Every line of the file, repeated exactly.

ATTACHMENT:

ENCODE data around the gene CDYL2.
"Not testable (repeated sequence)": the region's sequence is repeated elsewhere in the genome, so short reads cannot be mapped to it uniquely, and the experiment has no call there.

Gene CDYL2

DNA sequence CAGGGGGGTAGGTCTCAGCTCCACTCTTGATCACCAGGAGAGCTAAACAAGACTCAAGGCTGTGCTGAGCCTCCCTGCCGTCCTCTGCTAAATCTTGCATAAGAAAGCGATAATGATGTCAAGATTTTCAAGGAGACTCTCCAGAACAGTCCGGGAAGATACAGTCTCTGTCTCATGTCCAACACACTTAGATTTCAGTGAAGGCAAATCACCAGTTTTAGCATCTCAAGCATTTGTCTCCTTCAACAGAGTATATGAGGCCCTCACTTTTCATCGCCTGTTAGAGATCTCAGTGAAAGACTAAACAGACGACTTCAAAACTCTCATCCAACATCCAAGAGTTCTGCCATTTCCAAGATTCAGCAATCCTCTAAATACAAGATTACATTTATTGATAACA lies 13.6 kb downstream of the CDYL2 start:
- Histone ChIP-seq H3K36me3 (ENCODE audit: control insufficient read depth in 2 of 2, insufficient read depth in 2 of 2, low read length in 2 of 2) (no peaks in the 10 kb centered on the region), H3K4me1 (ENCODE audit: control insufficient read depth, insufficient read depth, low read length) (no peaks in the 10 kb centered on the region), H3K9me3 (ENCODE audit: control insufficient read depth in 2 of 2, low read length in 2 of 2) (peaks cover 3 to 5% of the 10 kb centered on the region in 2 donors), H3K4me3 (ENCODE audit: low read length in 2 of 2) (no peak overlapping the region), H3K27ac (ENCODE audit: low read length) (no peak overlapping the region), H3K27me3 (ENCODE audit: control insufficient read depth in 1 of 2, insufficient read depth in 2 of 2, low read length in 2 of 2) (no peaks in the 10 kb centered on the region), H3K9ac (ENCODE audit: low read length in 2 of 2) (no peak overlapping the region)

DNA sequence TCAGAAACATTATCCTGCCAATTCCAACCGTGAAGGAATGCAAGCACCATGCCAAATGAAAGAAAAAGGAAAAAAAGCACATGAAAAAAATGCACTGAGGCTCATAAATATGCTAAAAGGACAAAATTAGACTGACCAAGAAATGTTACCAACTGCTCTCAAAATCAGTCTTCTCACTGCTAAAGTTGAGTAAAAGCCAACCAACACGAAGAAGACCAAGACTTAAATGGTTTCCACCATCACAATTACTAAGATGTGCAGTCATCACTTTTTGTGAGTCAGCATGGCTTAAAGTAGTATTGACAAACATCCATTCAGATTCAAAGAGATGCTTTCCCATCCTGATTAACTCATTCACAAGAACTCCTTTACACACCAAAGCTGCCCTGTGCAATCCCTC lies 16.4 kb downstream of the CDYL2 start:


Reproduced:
ENCODE data around the gene CDYL2.
"Not testable (repeated sequence)": the region's sequence is repeated elsewhere in the genome, so short reads cannot be mapped to it uniquely, and the experiment has no call there.

Gene CDYL2

DNA sequence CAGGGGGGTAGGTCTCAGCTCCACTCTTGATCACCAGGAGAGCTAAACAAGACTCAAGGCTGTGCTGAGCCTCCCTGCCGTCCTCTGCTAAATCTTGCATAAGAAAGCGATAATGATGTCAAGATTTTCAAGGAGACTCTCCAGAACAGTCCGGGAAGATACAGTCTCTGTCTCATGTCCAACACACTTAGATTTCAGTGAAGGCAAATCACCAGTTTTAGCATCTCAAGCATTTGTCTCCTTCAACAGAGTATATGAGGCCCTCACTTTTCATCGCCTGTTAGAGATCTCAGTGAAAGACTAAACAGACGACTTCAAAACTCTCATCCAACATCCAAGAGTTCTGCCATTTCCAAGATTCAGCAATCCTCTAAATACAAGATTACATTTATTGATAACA lies 13.6 kb downstream of the CDYL2 start:
- Histone ChIP-seq H3K36me3 (ENCODE audit: control insufficient read depth in 2 of 2, insufficient read depth in 2 of 2, low read length in 2 of 2) (no peaks in the 10 kb centered on the region), H3K4me1 (ENCODE audit: control insufficient read depth, insufficient read depth, low read length) (no peaks in the 10 kb centered on the region), H3K9me3 (ENCODE audit: control insufficient read depth in 2 of 2, low read length in 2 of 2) (peaks cover 3 to 5% of the 10 kb centered on the region in 2 donors), H3K4me3 (ENCODE audit: low read length in 2 of 2) (no peak overlapping the region), H3K27ac (ENCODE audit: low read length) (no peak overlapping the region), H3K27me3 (ENCODE audit: control insufficient read depth in 1 of 2, insufficient read depth in 2 of 2, low read length in 2 of 2) (no peaks in the 10 kb centered on the region), H3K9ac (ENCODE audit: low read length in 2 of 2) (no peak overlapping the region)

DNA sequence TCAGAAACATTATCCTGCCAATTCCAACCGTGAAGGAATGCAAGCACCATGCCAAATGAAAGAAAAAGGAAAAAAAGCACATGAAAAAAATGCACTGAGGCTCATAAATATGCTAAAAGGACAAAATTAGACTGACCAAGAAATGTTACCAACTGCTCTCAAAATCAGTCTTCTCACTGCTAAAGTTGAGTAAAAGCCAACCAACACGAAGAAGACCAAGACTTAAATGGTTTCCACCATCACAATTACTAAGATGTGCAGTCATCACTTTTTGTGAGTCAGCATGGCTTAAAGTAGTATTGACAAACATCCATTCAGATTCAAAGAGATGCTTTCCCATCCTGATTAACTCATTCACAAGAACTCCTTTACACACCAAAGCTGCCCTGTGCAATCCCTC lies 16.4 kb downstream of the CDYL2 start: